Like nearly everything else, late-night musical performances don’t look the way they did a year ago. It’s not just that musicians in these contexts are playing to mostly vacant studios or places with a single-digit number of audience members.
It’s that a growing number of artists and bands with spots on network talk shows are slowly figuring out a new form that exists somewhere between concert and music video. Of course, that’s a line that was pushed well before last spring. (Take Spike Jonze’s live-to-tape video for Karen O & Danger Mouse’s “Woman” or Travis Scott’s euphoric “goosebumps” on “Jimmy Kimmel Live!”) But what used to be a rare occurence has inched a lot closer towards the norm. With packed studios still a possibility in the distance, this new way of bringing music to these shows is giving musical acts and the shows they appear on a little more freedom.
Since music is a key part of what fuels so many of these network late-night talk shows, we thought we’d start a monthly recap of all the best that the past few weeks had to offer. For this installment, we’ve gathered a list of 10 of our favorite performances from January, presented in chronological order:
Sturgill effectively kicked off 2021 as the guest on Fallon’s first Monday show of the calendar year, and he did it with a straightforward burst of energy. The set may be stripped down, but he’s throwing vocal haymakers as only he can in this freewheeling ode to doing whatever feels good. And it’s not just him who’s giving a much-needed jolt: Sierra Hull doing some harmonizing and shredding on the mandolin helps put this one over the top as an early-month gem.
“On a difficult night, we thought we’d end with a beautiful song.” That’s how Colbert introduced this performance, mere hours after the attack on the U.S. Capitol. Woods’ performance, as part of a simple floral tableau, has both the solemnity and affirmation that made it an ideal counterbalance to the horrific events of the day. Even when removed from that context, there’s still a great power in the song — inspired by the Toni Morrison novel — that also comes through in its “Hardcover” version.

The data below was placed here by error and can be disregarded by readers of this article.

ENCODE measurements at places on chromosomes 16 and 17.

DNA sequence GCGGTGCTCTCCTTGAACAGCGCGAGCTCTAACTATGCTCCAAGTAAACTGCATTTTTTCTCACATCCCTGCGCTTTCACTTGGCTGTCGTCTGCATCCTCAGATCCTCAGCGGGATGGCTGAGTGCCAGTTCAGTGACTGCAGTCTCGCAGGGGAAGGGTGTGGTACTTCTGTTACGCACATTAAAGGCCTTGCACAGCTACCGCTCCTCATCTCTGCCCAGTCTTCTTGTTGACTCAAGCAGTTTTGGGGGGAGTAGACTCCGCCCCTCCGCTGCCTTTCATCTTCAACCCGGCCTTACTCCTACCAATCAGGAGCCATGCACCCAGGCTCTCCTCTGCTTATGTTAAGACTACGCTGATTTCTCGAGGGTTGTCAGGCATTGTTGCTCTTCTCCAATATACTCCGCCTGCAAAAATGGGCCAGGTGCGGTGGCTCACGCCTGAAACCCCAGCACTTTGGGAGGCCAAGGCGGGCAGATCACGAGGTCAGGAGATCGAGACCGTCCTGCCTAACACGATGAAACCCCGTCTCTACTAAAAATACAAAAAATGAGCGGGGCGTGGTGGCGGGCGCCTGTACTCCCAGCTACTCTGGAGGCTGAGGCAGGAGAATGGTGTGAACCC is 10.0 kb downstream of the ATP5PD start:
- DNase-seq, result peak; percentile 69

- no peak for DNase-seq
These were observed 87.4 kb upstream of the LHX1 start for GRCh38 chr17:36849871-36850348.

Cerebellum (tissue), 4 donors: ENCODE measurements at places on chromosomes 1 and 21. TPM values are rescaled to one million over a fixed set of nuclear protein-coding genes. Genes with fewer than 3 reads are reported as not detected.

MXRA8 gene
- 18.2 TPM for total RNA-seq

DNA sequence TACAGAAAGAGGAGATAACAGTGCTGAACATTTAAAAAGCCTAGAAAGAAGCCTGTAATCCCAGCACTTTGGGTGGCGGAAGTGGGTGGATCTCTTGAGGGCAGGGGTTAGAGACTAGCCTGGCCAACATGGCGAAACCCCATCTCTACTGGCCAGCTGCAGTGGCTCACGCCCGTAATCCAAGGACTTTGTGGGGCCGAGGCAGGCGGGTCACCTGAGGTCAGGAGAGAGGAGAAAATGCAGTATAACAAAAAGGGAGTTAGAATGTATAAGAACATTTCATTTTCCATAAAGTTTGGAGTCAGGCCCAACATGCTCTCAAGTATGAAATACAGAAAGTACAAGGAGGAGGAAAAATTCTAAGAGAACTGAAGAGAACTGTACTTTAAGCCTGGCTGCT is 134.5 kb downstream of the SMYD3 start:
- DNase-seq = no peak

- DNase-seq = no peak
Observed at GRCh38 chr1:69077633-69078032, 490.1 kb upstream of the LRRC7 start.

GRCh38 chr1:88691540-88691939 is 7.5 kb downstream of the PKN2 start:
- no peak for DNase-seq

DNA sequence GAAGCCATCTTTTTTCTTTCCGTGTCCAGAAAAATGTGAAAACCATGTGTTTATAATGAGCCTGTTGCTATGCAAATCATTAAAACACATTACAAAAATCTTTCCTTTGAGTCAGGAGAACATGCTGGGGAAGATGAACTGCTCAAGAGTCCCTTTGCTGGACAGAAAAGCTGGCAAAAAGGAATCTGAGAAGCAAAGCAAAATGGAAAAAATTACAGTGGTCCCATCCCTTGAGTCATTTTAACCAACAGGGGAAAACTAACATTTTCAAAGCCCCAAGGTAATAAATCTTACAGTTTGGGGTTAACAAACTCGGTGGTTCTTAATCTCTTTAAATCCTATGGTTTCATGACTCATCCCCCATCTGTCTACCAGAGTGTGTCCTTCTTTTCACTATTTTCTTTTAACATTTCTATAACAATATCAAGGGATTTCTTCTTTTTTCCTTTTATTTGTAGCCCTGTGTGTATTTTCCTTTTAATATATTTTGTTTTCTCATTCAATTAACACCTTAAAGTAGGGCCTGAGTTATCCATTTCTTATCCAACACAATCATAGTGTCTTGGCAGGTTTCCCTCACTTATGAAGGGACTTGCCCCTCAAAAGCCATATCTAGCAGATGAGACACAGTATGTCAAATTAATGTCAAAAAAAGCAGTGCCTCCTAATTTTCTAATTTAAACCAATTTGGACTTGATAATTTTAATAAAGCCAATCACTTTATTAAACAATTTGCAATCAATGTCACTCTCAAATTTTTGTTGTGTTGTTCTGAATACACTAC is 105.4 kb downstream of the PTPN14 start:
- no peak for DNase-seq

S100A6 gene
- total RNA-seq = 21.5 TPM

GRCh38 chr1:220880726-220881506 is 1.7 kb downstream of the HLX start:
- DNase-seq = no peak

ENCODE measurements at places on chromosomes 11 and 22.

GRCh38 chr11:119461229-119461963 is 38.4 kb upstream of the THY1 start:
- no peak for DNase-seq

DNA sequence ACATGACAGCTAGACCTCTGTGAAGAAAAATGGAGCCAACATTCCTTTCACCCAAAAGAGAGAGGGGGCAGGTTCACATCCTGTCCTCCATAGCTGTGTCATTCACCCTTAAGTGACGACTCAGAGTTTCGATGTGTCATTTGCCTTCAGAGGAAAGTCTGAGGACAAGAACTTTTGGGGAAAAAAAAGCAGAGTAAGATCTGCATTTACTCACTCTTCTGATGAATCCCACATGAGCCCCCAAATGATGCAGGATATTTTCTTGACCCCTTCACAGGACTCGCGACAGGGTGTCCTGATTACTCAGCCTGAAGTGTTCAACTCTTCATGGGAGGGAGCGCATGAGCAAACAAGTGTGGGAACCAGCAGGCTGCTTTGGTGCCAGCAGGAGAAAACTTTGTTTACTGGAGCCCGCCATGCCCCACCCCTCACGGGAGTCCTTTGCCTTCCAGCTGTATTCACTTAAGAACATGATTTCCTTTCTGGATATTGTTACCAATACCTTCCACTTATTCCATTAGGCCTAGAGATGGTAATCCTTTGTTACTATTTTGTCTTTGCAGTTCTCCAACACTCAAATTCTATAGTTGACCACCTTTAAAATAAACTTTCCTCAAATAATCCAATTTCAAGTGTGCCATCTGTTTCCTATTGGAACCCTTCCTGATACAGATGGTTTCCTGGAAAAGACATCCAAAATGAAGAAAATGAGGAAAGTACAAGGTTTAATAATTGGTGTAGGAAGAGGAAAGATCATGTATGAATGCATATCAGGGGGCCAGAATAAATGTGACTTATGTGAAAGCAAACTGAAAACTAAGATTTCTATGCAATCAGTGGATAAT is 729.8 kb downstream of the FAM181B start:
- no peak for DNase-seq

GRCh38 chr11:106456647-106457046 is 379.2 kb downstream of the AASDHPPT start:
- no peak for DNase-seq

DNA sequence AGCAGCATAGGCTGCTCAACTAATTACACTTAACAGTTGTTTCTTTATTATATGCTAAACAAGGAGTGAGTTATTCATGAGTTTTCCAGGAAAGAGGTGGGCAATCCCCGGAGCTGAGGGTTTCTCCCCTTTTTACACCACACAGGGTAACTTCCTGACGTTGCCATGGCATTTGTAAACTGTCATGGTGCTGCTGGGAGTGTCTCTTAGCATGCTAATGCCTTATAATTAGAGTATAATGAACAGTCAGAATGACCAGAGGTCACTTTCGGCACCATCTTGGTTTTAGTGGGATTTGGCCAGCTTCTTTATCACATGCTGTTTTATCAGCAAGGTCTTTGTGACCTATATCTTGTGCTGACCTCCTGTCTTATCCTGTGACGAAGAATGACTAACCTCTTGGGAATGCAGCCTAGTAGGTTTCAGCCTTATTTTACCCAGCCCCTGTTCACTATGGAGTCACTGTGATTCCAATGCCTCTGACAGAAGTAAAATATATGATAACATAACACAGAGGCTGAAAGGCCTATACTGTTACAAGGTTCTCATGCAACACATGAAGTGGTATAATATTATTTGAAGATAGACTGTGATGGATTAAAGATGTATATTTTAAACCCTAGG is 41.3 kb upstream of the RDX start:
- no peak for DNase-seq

This ascendant K-pop answers that burning question: What would happen if the behind-the-scenes staff of a late night show all dropped their clipboards and headsets and broke into a strikingly detailed dance routine? Transplanting to this “backstage” environment is an impressive way of adapting a lot of the choreography for the music video (without having to bring over any subplot about stolen diamonds in the process). The bookending story flourish ends up being a real Rorsharch test to see if being stuck at Television City in an infinite loop is your greatest dream or your worst nightmare.
Putting Future Islands on a “best of late night” list is like having Mike Trout’s name on a list of MVP finalists. It’s just going to happen. There’s always a tension in knowing that there’s an arc to their live performances, that where you start is not exactly where you end up. The Samuel T. Herring turn isn’t quite as stark here, but the up-and-down waves of the song’s melody, coupled with the swirling camera moves, make for just the kind of spirit you need in a post-midnight slot.